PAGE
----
When a fifth century pagan priest is unearthed in Ireland fifteen hundred years after being entombed, archaeologist Caitlin O’Connell is convinced it’s the find of the century. The body is in perfect condition, right down to the intricate tattoos adorning the Celt’s skin. In fact, if scientific data hadn’t proved otherwise, she would swear he hadn’t been interred more than a few hours.Eager to discover more about the mysterious Celt, Caitlin accompanies the body back to the New York museum where she’s employed, but before she has time to study him, the priest disappears without a trace. Rumors surrounding the event begin to circulate and result in the excavation’s benefactor pulling the plug on the entire expedition.The rumors are not far off the mark though. After being buried alive for betraying his goddess and his priesthood in the dawning age of Christianity, Ciarán wakes to a strange new world. Alone and frightened in an unforgiving city, he stumbles upon the only thing familiar to him and seeks sanctuary within the church walls. With the help of the parish’s pastor, Father Mike, Ciarán slowly grows accustomed to his surroundings, though he’s plagued by dark dreams and the disturbing sensation that an evil from his past has followed him into the future. But a more immediate danger lurks on his doorstep.Caitlin is determined to get to the bottom of the mystery concerning her missing Celt, and when she meets her Uncle Mike’s new handyman, Ciarán Donnelly, she’s convinced the handsome Irishman knows more about the theft than he’s letting on. Yet, even she can’t deny the attraction between them, simmering below the surface and blurring the lines between her personal and professional life. But will Ciarán’s secrets draw them together or shatter their future forever?
What Kind of Research Do You Do Before Writing?
Since, I’ve always loved research, a fact which led me to a degree in history and ultimately a career as a librarian, it was only natural that it became a big part of my writing process. Once I come up with an idea for a novel and the backbone of the story, the next thing I do is dig into the research I’ll need to bring a bit of authenticity to the book. For the Cross of Ciarán series, I’ve created an imaginary priesthood, but that didn’t mean there was no need to do any research. I read up on Celtic mythology, as well as how people in 5th century Ireland lived, etc. I tried to incorporate the appropriate worldview and research the type of housing Ciarán might have lived in, the clothing he might have worn, and the food he might have eaten.
What I discover during my research has a great impact on what happens to my characters and how they react in a given situation. Since the present-day part is set in the 1960s, I also had to research that period. Even though I lived through it, the memory is a funny thing, so I needed to make sure I got it right. Caitlin is an archaeologist, so I had to do some research into that as well, keeping in mind the decade I was dealing with. It doesn’t end there, however. Even as I’m writing, my research continues as new questions appear. At one point, I paused the story to check out what berries the characters might have been picking. A small detail, I know, but I think these little bits of information help enhance the story.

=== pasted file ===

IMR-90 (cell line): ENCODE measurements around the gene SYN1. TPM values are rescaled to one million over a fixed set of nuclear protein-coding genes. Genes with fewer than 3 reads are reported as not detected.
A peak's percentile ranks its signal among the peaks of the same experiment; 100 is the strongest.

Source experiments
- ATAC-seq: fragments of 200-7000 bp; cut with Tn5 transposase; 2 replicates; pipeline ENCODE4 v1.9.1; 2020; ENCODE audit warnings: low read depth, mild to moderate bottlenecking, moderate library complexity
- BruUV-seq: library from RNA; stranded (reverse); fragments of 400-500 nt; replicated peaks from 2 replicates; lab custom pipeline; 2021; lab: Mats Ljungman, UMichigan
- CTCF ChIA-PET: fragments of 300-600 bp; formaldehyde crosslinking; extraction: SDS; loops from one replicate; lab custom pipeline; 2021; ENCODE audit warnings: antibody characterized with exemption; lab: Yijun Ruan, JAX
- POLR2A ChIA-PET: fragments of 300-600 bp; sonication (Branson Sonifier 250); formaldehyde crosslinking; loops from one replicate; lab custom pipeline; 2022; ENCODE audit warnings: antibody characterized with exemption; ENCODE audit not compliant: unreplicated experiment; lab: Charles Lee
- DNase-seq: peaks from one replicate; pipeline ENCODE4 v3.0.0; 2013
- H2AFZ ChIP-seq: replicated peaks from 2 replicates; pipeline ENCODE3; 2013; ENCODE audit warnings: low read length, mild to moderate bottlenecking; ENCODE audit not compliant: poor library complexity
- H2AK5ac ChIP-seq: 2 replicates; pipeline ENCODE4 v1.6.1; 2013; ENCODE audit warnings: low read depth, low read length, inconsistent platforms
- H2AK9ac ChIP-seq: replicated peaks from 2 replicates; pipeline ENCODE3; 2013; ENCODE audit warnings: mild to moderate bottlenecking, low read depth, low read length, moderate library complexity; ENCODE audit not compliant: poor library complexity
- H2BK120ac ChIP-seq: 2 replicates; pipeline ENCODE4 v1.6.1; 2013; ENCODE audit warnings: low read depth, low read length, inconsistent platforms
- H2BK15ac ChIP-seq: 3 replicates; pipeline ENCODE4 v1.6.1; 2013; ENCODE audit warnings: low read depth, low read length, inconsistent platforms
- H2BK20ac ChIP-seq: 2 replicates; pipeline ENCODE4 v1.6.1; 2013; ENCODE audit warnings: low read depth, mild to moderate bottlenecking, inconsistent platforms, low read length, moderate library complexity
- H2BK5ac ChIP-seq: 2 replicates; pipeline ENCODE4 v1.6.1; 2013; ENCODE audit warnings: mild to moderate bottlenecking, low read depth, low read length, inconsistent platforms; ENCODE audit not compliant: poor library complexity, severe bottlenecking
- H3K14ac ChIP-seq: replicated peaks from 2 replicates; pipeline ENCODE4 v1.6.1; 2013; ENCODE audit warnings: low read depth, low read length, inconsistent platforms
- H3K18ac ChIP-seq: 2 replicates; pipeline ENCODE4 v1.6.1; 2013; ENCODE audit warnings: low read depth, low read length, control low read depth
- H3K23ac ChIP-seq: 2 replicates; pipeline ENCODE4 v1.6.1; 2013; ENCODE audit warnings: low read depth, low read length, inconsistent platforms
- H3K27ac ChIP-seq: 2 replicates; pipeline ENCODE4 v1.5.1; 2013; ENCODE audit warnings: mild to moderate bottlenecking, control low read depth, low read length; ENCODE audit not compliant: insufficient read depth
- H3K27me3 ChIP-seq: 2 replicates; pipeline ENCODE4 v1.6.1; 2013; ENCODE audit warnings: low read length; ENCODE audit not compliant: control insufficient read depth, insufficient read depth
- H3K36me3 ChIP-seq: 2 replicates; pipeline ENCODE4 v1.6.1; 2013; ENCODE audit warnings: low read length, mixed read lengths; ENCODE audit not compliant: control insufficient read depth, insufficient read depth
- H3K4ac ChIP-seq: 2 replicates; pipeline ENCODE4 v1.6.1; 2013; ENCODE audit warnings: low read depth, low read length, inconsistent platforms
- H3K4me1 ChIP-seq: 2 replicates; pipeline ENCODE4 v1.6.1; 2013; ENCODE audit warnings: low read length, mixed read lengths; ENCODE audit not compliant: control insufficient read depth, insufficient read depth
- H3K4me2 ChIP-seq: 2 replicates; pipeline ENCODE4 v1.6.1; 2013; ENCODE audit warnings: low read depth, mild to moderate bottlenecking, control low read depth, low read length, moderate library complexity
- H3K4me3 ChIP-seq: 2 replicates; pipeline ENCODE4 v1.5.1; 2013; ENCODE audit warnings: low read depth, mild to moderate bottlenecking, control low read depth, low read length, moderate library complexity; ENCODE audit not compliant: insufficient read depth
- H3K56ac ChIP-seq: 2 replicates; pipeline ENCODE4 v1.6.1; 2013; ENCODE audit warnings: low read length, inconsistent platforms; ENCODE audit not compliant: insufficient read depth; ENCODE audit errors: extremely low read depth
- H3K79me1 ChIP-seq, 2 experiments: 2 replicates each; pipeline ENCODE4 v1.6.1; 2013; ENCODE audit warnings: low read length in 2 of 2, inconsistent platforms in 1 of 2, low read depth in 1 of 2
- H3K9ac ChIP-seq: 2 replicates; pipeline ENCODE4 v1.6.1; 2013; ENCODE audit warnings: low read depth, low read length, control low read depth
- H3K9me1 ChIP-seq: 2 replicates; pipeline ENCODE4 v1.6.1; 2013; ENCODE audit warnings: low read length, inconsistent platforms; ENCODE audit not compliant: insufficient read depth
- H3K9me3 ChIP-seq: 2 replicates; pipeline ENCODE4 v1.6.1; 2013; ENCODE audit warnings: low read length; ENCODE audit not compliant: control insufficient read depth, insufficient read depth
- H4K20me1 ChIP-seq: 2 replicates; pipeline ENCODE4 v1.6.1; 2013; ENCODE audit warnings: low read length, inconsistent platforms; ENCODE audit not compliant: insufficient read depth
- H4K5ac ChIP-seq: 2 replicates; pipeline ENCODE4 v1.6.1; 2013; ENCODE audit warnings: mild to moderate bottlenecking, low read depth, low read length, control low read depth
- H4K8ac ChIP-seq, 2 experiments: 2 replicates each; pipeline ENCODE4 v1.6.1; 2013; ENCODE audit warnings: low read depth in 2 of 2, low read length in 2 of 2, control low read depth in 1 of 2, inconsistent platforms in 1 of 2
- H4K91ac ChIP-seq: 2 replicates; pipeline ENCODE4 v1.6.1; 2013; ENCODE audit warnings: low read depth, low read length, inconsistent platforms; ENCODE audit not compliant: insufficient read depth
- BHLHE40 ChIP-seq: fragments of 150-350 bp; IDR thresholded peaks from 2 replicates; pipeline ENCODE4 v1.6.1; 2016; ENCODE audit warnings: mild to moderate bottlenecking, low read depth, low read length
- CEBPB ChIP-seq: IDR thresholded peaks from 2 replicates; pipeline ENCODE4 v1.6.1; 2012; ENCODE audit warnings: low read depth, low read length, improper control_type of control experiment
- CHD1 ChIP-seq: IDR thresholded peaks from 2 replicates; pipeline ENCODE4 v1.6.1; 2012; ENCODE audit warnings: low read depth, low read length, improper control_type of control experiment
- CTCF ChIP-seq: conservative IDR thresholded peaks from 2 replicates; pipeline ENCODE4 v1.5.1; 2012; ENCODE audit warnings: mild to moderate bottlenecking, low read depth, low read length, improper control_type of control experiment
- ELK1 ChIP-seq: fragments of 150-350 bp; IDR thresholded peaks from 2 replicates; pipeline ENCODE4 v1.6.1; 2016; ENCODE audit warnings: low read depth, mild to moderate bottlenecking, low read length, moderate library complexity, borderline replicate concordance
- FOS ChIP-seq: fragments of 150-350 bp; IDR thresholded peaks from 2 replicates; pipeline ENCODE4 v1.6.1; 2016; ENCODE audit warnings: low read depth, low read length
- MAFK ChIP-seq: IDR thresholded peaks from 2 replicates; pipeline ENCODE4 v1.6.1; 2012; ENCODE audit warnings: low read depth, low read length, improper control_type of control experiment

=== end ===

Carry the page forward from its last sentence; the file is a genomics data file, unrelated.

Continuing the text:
I won’t say I never stretch the truth a bit. There are some things that are open for interpretation or fit the story so well that a little nudge doesn’t hurt. For example, Ciarán occasionally speaks Irish, though I chose to use modern Irish instead of the earlier dialect he would have been using It is fiction, after all, and my intent was to add a little flavor, not confuse the reader.
For the most part, however, I try to be as accurate as possible, hoping to give the reader a real sense of the period and maybe even encourage them to read a non-fiction book on the subject.
Do the Characters All Come to You at the Same Time, or Do Some of Them Come to You as You Write? Do You Have Side Stories About the Characters?
Initially, I have a basic cast of characters around which the story revolves, but as I write, new characters appear from time to time. Generally, they are minor at first, but sometimes they grow in importance as the novel and series continues. In fact, I just might have hinted at one or two in Cross of Ciarán.
As most of my books are part of a series, it’s only natural for other characters and storylines to develop. I look at it as if I were meeting new friends — and sometimes enemies — along the way. Characters enter and exit the worlds I’ve created. Some play minor roles, never reaching more than acquaintance status, and they might keep their stories to themselves. But others will grow in importance and maybe even encounter adventures of their own as the series progresses, many times interwoven with the lives of the central characters. Even for the main characters themselves, new stories develop as their lives play out on the pages of a novel.
Hopefully, there will at least always be a happy for now ending, but new trials and tribulations are waiting only a book away. What they are and who they will involve only time can tell.
Who Designed Your Book Cover?
Jennifer Quinlan, better known as Jenny Q, designed all my book covers. She’s easy to work with, always keeping your vision in mind while designing the covers, and provides a number of mockups for you to choose from. The only problem I’ve ever encountered was trying to decide which cover to choose, but even there, she’s more than willing to provide some guidance when asked. Her work is always professional and polished, and I’ve never been disappointed in the results. I’m sure her covers have encouraged many a reader to take a look inside. If you’d like to check out samples of her work, here's her website.
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